If a DNA datum lands in a hard drive and no one is there to analyze it, does it make a sound?
In April 2003, the NIH-funded Human Genome Project announced it was "essentially finished" with the first sequencing of a complete human genome. The project's website lists the cost as $2.7 billion in 1991 dollars (the equivalent of $4.6 billion now, according to the Bureau of Labor Statistics). Ten years later, a genome can be sequenced for a few thousand dollars using a sequencer small enough to sit on a laboratory bench. Sequencing technology that used to cost $300 million now can be had for $5,000. So research institutions all over the world are sequencing DNA from humans, animals, plants, and microbes, rapidly building the global genomic sciences database one nucleotide at a time.
But those nucleotides are coming in a torrent of sequencing information that has overwhelmed existing computational capability in what computer scientist Ben Langmead has termed "a DNA data deluge." In an article of that title published online by IEEE Spectrum, he estimates that hospitals and laboratories from New York to Nairobi now operate about 2,000 sequencers that read 15 quadrillion nucleotides and produce 15 petabytes of compressed genetic data per year. If that number means nothing to you, a) you are normal and b) maybe this will help: Imagine that data stored on conventional DVDs; the resulting stack would create a tower two miles high. And every year, sequencers produce another two-mile tower. Langmead, an assistant professor of computer science in the Whiting School of Engineering, notes that according to Moore's Law, the speed of computer processors approximately doubles every two years. But from 2008 to 2013, sequencer throughput increased three to five times per single year. "The sequencers are getting faster—faster than the computers are getting faster," Langmead says.
The problem arises in large part because the best gene sequencers now available cannot simply unzip a double helix of DNA, read the long string of adenine, cytosine, guanine, and thymine from beginning to end, then print out a complete and accurate genome ready for study. They must read multiple copies of the same DNA broken into millions of fragments. Then, computers take over, sifting all those fragments, identifying and ignoring the sequencer's errors, determining the correct order, and assembling a single accurate sequence that's usable by a researcher. For that last crucial task, Langmead says, there is not enough computing power, there are not enough good algorithms for accurately assembling the sequencer's fragmentary reads, and there is not enough expertise working on the problem. So valuable data that was expensive to assemble sits unused, waiting for smart people like Langmead to figure something out.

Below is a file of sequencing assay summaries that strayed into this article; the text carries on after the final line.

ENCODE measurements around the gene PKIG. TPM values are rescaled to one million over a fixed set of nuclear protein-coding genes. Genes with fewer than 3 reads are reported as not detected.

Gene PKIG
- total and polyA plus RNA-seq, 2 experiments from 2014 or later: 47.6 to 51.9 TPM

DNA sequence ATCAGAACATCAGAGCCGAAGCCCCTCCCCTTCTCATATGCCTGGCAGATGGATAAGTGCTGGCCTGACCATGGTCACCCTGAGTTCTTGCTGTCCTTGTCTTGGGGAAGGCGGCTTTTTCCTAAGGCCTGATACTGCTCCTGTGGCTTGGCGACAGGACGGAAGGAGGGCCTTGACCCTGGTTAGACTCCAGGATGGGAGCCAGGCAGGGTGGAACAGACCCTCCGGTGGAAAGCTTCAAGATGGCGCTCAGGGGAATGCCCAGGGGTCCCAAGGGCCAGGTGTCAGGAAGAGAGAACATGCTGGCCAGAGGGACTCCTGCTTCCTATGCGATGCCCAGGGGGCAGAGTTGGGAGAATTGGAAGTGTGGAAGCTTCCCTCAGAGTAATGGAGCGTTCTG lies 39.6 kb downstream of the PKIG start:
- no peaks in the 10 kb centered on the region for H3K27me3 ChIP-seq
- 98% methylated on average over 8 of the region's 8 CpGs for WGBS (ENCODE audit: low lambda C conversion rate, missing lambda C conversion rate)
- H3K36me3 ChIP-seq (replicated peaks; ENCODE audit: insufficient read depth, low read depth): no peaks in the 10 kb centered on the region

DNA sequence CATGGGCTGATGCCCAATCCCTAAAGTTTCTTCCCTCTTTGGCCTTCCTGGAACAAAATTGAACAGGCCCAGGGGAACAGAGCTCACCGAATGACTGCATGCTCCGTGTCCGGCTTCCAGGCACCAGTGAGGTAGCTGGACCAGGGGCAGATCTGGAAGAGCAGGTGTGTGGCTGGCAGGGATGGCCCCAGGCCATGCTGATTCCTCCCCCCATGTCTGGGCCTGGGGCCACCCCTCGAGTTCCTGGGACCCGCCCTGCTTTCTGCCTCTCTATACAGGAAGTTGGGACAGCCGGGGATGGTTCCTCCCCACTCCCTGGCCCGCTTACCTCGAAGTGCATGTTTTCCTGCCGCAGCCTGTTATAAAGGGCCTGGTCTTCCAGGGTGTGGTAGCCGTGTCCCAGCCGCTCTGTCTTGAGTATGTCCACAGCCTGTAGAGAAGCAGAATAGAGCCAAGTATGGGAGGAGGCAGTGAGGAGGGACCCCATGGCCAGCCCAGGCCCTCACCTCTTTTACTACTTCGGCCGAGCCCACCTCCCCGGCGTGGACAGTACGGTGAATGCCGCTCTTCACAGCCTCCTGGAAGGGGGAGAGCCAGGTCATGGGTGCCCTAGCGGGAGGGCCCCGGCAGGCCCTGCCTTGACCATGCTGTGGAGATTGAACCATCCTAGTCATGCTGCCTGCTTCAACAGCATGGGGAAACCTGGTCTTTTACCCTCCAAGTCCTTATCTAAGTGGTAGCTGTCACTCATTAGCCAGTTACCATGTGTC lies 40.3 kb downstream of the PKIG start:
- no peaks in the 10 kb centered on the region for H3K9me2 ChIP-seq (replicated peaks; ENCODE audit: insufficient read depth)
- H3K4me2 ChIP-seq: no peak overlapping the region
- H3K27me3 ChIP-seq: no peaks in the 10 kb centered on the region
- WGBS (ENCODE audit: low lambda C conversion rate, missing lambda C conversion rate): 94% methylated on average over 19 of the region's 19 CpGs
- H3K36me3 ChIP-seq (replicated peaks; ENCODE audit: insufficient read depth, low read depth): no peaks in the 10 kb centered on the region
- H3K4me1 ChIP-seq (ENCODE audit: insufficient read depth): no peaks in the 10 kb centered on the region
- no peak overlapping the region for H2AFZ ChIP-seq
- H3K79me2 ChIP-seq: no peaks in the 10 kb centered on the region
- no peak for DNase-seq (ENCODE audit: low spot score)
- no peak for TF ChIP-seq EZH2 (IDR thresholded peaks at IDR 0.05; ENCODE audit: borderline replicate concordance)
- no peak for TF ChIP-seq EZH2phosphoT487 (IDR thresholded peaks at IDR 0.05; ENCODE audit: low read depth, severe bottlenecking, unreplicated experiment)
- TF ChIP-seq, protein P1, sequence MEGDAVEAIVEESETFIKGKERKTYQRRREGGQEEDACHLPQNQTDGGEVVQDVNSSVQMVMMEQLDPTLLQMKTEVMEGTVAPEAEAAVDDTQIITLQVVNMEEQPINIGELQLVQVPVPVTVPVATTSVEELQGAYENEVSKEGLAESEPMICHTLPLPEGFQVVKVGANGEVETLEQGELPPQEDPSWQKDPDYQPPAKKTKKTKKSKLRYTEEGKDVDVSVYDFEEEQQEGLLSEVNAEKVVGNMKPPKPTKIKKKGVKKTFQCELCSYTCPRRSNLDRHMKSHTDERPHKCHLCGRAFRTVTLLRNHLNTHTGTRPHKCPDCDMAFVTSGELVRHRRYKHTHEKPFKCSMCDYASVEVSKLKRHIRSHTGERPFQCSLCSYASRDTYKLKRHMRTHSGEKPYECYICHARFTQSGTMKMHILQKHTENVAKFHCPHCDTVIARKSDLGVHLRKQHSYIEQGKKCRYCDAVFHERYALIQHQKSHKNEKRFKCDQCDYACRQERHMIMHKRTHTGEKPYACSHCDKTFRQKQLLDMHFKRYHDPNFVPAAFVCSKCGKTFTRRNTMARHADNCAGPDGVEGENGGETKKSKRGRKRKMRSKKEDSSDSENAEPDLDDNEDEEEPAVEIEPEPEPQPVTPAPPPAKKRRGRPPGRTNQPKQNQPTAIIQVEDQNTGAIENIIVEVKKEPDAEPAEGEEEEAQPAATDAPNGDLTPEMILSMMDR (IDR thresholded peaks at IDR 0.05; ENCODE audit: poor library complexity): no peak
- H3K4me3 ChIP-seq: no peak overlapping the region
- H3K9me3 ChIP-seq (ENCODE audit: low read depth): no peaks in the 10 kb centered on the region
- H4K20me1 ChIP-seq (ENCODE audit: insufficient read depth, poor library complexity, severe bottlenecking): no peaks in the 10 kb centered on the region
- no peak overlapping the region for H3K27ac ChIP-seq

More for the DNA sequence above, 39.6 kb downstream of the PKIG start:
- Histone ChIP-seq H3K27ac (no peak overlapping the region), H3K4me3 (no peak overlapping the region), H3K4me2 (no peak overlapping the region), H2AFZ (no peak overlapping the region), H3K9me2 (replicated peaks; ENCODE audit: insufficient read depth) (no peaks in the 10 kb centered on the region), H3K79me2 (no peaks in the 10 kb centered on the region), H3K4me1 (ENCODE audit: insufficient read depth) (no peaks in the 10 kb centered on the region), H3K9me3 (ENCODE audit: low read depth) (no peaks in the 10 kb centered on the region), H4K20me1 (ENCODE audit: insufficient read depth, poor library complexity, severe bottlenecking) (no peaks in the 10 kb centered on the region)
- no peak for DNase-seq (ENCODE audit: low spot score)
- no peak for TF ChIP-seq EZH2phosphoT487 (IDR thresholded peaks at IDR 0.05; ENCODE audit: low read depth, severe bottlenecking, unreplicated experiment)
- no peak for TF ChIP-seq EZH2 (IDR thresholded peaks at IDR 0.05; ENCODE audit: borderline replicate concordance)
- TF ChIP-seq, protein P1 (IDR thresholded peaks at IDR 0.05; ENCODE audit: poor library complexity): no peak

His principal job is to write better algorithms, and think of better ways to apply them and scale them up to handle huge datasets. It is a juicy problem if you are an algorithm guy. DNA is chock full of nucleotide patterns that repeat thousands of times in a single genome. (The sequence GATTACA, which supplied the title of a 1997 science fiction movie, recurs roughly 697,000 times throughout the human genome.) Where in the string do they fit? Langmead likens it to a square puzzle piece of pure blue sky; how do you figure out where it fits, and how do you accurately sort a thousand of them? Assembly algorithms compare snippets of a sequenced genome to the reference genome put together by the Human Genome Project to figure out where the snippets go in the chain. But with so many repetitions, that is a mammoth problem made more difficult by the fact that sequencers make mistakes. Sometimes a fragment does not align with the reference genome because it is evidence of a mutation; other times, the explanation is that the sequencer read it wrong. How do you tell which is the case, and where does a genuine anomaly fit? "It's hard to get it right, and it's hard to estimate how right you are," Langmead says.
Working with Michael Schatz, a quantitative biologist at Cold Spring Harbor Laboratory in New York and co-author of "The DNA Data Deluge," Langmead has created a computational tool that helps with these problems and can be used on data uploaded to cloud ser vers like those operated by Amazon. The latter is important because it means a research lab does not need its own expensive computer clusters.
"Making algorithms faster is the ultimate," Langmead says. "But we can't bank on it. We can't say, 'I'm going to invent three new algorithms by October.' They're sort of magical insights." He believes better sequencing technology may arrive first. A new technique called nanopore sequencing, which reads a DNA strand by pulling it through a microscopic pore, might eliminate the need to read multiple strands, which would substantially reduce how much data an algorithm has to handle. Or a breakthrough might come from applying something developed for another field. This has already happened once. An algorithm called the Burrows-Wheeler transform was developed to compress text; it turns out it works well at aligning fragmentary nucleotide reads, as well. "Sometimes," says Langmead, "the missing piece is just an insight about how another tool, invented by someone more brilliant than you, can be translated and used in a new context."